A report out from Super Data Research this week, whose data is collected directly from publishers and developers and builds on the digital point of sale data from millions of gamers, ranked the top earners worldwide for free to play games. Topping the list was Tencent’s CrossFire and League of Legends, who together took home an annual gross of $1581 million. Media company Nexon grabbed three of the top ten spots with a combined worth of $800 million. Wargaming took $372 million for World of Tanks (which it eventually plans to launch on the Xbox One, reportedly). Lineage 1 took the sixth spot with $257 million in total sales. World of Warcraft, while losing subscribers this year, generated $213 million (note: this report is for micro-transaction sales only, not subscriptions). An oldie but goodie, Star Wars: The Old Republic earned $139 million, and Valve took the last two spots with Team Fortress 2 and Counter-Strike Online.
More highlights from the report include:
- The US digital games market grew 11% in 2013, reaching $11,766 million in sales across all segments, up from $10,582 million a year earlier.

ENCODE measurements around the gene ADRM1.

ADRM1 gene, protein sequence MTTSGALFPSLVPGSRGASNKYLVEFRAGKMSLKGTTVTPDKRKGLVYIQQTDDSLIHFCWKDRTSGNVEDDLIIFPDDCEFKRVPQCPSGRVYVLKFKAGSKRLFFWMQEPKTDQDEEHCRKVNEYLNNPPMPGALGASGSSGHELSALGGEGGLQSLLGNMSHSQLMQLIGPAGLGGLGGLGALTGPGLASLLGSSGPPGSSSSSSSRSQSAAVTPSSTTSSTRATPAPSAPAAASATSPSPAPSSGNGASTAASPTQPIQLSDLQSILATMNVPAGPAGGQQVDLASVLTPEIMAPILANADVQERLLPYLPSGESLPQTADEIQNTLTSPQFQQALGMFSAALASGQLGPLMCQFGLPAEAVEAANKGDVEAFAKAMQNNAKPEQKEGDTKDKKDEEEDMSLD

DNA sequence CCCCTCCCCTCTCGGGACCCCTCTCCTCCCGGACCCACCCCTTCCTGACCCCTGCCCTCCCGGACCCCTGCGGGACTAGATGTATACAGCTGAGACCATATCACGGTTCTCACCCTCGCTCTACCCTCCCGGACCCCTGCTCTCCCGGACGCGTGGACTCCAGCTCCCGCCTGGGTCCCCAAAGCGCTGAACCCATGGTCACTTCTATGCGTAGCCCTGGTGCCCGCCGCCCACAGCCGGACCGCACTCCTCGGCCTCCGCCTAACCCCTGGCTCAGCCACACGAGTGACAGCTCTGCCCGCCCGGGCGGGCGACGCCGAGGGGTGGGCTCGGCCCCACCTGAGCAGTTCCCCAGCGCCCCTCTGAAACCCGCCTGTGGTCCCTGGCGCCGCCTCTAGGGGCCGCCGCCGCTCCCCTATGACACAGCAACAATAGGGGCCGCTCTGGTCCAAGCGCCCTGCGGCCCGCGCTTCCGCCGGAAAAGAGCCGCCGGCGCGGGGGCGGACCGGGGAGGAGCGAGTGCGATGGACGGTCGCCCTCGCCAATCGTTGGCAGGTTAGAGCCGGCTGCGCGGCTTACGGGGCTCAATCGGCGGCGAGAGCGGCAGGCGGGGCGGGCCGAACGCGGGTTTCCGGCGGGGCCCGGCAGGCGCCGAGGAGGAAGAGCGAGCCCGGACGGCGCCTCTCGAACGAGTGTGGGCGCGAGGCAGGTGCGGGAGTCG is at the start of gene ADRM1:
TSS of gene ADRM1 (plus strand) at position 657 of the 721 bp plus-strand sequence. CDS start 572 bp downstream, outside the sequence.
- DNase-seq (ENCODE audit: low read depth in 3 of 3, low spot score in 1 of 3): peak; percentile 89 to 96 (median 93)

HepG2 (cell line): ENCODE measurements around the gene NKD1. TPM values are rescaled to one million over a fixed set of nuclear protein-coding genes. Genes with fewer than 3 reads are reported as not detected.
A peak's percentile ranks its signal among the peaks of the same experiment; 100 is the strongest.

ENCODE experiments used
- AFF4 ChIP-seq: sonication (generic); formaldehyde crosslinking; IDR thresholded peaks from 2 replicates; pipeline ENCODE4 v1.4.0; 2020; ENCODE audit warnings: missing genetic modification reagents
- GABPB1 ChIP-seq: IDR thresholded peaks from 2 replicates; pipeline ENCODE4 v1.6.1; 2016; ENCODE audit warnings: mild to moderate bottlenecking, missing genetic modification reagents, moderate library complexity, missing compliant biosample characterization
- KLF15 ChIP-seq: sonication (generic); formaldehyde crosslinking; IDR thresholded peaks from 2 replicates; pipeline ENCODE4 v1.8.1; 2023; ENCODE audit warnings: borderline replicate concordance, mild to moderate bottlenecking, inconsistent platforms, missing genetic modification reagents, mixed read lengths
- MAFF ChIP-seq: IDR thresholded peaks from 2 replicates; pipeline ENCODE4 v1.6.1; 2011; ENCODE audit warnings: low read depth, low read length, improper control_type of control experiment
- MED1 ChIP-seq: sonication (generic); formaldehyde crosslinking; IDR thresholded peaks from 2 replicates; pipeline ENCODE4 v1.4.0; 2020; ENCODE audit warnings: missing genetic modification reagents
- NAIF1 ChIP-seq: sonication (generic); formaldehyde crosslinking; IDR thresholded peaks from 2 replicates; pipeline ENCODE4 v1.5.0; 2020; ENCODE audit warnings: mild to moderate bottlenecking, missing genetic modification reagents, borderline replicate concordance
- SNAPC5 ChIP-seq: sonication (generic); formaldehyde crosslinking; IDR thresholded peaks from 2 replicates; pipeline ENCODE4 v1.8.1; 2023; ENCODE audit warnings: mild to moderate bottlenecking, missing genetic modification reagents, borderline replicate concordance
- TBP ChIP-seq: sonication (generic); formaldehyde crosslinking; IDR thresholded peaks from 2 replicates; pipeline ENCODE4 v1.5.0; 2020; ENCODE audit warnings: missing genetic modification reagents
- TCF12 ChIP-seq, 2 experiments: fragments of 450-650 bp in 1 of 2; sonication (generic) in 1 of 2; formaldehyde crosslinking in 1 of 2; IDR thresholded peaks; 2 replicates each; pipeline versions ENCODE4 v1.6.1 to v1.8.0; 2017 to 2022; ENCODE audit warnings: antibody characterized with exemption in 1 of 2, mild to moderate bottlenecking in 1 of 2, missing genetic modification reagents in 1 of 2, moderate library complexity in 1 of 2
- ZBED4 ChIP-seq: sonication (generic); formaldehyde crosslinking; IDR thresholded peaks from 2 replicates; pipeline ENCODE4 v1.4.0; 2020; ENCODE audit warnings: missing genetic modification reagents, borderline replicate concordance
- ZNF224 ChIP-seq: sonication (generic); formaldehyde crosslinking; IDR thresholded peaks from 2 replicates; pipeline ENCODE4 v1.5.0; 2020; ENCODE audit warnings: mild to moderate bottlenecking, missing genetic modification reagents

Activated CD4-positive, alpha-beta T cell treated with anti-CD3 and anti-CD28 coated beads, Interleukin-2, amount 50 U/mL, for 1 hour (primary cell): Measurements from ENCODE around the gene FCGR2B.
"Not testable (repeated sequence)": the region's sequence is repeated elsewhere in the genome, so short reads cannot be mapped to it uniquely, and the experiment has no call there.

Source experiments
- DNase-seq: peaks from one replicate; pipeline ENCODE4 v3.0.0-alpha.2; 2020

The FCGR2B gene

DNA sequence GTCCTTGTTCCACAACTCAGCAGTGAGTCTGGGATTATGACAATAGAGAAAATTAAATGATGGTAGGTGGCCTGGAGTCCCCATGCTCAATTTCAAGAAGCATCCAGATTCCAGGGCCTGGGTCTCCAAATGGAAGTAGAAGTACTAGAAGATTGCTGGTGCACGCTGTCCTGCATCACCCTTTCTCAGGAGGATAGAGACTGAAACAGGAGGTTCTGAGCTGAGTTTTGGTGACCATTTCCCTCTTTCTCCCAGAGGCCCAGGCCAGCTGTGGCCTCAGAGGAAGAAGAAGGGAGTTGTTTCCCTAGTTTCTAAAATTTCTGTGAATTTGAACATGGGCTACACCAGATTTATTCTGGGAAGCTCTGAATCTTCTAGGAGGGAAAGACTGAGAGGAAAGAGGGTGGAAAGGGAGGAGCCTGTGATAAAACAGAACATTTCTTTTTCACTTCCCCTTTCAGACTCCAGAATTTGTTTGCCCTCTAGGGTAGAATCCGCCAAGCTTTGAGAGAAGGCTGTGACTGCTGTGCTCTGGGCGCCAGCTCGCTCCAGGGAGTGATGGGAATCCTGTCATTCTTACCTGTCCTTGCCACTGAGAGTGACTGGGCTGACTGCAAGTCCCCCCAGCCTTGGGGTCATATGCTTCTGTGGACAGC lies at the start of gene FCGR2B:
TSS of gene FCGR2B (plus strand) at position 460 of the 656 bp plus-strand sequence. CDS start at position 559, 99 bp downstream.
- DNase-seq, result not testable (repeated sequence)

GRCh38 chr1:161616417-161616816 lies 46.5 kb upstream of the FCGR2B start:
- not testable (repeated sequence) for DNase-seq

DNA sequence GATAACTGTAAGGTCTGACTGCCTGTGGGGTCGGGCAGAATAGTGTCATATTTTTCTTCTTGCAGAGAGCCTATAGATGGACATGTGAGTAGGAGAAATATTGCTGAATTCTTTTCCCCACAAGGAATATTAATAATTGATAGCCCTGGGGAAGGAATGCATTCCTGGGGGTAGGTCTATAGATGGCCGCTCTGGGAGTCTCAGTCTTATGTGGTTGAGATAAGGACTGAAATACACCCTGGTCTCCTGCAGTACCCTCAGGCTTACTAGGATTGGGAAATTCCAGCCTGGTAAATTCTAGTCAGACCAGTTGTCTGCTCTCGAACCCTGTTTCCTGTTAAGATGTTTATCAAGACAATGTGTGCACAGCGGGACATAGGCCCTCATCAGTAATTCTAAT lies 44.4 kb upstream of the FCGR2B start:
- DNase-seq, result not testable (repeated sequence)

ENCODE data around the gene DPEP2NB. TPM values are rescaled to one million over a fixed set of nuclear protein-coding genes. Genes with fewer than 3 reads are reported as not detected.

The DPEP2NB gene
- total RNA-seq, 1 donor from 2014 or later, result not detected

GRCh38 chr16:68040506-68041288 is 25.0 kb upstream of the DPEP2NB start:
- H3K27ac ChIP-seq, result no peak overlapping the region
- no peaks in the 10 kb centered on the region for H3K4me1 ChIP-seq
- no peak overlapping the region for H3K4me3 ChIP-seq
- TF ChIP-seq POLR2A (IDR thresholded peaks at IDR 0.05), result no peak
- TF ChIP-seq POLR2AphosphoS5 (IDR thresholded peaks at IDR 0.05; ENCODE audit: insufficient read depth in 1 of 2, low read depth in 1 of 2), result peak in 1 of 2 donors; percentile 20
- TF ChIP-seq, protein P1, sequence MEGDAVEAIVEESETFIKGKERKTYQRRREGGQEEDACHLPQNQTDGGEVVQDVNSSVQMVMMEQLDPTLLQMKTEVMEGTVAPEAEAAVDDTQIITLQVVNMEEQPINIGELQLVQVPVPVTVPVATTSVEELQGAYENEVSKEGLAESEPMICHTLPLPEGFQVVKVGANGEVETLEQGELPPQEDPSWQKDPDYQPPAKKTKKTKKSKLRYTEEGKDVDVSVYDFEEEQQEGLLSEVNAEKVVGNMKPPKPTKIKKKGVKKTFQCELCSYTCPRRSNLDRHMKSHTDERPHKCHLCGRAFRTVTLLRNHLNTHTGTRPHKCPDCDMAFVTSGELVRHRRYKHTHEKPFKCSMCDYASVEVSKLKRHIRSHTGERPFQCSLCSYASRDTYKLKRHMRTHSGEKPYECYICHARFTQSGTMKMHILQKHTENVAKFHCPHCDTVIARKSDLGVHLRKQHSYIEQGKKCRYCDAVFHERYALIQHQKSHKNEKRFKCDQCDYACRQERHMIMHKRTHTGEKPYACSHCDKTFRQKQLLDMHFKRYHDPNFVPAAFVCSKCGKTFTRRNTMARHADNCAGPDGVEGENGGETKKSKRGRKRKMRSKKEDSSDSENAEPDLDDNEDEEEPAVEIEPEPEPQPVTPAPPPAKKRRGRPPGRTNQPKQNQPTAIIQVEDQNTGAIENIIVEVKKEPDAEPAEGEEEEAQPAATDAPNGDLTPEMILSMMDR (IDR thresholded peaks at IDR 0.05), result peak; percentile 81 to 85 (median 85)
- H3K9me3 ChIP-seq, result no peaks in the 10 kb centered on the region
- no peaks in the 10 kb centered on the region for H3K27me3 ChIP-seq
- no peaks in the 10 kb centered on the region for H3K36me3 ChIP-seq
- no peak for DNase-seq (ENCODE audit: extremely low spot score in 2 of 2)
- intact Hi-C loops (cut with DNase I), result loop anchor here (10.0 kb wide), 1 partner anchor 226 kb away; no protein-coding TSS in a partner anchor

- The social games segment totaled $1,815 million in sales in 2013, down 21% from a year earlier.
- The free-to-play online games category totaled $2,893 million in sales in 2013, up from $1,991 million in 2012 (+45%).
- The pay-to-play segment totaled $1,126 million in sales in 2013, losing 19% from 2012.Subscription-based online games stabilized, month-over-month, totaling $83 million, as the total number of gamers in this category reached 5.3 million in December.
- The US mobile games market totaled $3,063 million in spending in 2013, up from $2,391 million in 2012 (+28%). I
- The combined DLC segment (PC + console) totaled $2,870 million in sales in 2013, up 13% from a year earlier ($2,523 million).
The freemium business model
Tencent’s CrossFire is a free to play game with a basic in-app purchase monetization model; however, the game is set up that even the most basic of accoutrements has to be paid for with real money, which might account for such amazing revenues in 2013. Does this model essentially reward money over skill? The answer seems obvious, but that is the model that seems to monetize most effectively.